Below are talking points concerning the BCA proposed legislation that will eliminate local control over building codes that you can utilize when speaking with your legislator, people in your networks or the media.  They have been divided into areas of discussion you may want to touch upon.  

Local Control

  • When the law was adopted in 2002, the legislative intent was made clear in both testimony and in the body of the law that it was meant as a minimum standard not a statewide code where one size MUST  fit all.   

  • Local jurisdictions were given local control over amendments to higher standards so they could respond to their local constituent’s (including the building community’s) desires

  • Without local control, builders and citizens will have to become involved in the time consuming, months long code adoption process in Boise instead of approaching their local governing bodies to suggest amendments appropriate for their community based on climate, geography, design standards and more.    They would lose control of the process and cede it to Boise based groups that may or may not represent their local needs and interests.  

  • There has been no stakeholder or public  input or involvement on this proposed legislation

The Technical Need for Local Amendments

  • Local design considerations (e.g. snow load, wind load, frost depth, rainfall rate, seismic zone, soil types, climate zone, design temperatures, floodplain, hillsides, radon, wildland urban interface/fire hazards) (State code does not cover this for every jurisdiction)

  • Must be able to make amendments to Chapter 1, the Administrative sections of the codes (e.g. granting authority, establishing permit fees, permit refunds, applications, permit expirations, penalties, design professional requirements, bonds, board of appeals process) (State code does not cover this for every jurisdiction)

  • Important to note, jurisdictions are not all the same, differing issues or levels of progression (urban vs. rural, regional, bordering adjacent states, economy, material availability)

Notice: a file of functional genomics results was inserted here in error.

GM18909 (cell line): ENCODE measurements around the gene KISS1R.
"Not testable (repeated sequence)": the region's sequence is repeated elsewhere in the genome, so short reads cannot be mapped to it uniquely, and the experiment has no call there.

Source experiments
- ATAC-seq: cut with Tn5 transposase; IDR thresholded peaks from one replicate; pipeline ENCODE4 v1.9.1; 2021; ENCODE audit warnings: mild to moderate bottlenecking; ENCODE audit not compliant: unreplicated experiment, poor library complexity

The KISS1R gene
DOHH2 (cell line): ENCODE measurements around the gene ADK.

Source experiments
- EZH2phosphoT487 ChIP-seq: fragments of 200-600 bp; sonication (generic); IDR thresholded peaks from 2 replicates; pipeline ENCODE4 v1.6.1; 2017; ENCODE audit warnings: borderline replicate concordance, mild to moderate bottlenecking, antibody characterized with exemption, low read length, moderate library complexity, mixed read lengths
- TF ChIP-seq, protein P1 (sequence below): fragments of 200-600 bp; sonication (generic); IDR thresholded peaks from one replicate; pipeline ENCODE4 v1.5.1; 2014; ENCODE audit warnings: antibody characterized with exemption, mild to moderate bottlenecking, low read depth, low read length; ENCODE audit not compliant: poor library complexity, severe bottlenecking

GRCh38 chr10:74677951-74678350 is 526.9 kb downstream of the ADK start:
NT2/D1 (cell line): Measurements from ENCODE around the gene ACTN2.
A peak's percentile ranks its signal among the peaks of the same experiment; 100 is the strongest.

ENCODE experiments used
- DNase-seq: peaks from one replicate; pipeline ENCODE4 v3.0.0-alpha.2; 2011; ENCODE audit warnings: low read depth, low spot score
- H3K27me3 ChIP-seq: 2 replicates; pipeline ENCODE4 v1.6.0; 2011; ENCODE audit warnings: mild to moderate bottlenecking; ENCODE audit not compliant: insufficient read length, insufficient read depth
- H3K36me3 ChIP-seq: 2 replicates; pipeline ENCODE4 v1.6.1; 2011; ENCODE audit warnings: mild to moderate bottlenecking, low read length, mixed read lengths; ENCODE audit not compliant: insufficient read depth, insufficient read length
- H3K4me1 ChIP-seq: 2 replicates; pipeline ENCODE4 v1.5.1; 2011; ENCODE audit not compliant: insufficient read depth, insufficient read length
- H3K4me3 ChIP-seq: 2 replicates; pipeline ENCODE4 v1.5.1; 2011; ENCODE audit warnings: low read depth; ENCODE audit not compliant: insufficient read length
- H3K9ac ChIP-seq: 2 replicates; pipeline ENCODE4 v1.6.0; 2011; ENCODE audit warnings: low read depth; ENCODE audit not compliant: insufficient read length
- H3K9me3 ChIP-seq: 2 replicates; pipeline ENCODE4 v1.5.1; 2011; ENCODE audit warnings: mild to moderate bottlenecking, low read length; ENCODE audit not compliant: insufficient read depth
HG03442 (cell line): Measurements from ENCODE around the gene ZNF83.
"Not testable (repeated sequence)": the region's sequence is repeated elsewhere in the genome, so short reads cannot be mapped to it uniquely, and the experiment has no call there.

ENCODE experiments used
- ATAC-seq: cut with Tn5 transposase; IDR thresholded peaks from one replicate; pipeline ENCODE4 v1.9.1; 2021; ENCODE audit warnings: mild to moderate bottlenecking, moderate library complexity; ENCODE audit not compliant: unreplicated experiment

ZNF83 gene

• Need ability to locally adopt building code appendices for national standards on specific items such as grading, signs, patio covers, strawbale construction, tiny homes, etc. (State code does not adopt appendices)

  • The proposed legislation states amendments can only be made if “an immediate threat to human life and safety exists.”  Building codes are not suited to address immediate threats – they are design to prevent future threats or issues.  

  • Section 39-4101 states that the legislative intent of this law is to establish a minimum code.  Changes to Section 39-4116, would in reality establish the maximum code any city or county could adopt, not the minimum.  

State Building Code Process

  • State building code updates used to be routine – has become convoluted, needs to be on a regular schedule

  • Collaboration no longer fully occurring – needs to, with all parties required to participate

  • State Building Code Board determinations are being overridden

  • Overall consideration for the public/citizens not always at the forefront

  • Cities and Counties across the state are frustrated with process, delays and lack of progress

State Building Code

  • Establishes the minimum building code (not the maximum), helps to know the history/intent of codes in Idaho

  • Cities and Counties can make amendments beyond state code for local concerns with good cause, notification and public hearing process

  • Residential energy code amended back twice, no changes or progress since 2011

  • Residential building code also not updated/adopted, missing out on cost savings, new technologies, new products, new construction methods, latest life-safety for public

Local Jurisdictions

  • Jurisdictions across the state have, or are in progress of, adopting codes or amendments beyond the minimum state code, with good cause, notification and public hearings

Support from Public and other Organizations

  • Building Remodelers, architects, engineers, Idaho Power, energy consultants, Idaho Conservation League, students, and many members of the general public, etc., have all expressed support with code updates

Reasons for Regular Updates of Building Codes

  • We value a safe community – up to date fire-life-safety provisions for citizens

  • Code updates with cost savings for homeowners or builders

  • Code updates with more options and flexibility

  • New products, technologies and construction methods in the updated codes

  • Updated flood hazard and flood-resistant construction provisions

  • Be up to date on codes for insurance underwriting and rating purposes for our communities

  • Energy savings with economic benefits for homeowners

  • Provide more options/alternatives for meeting energy code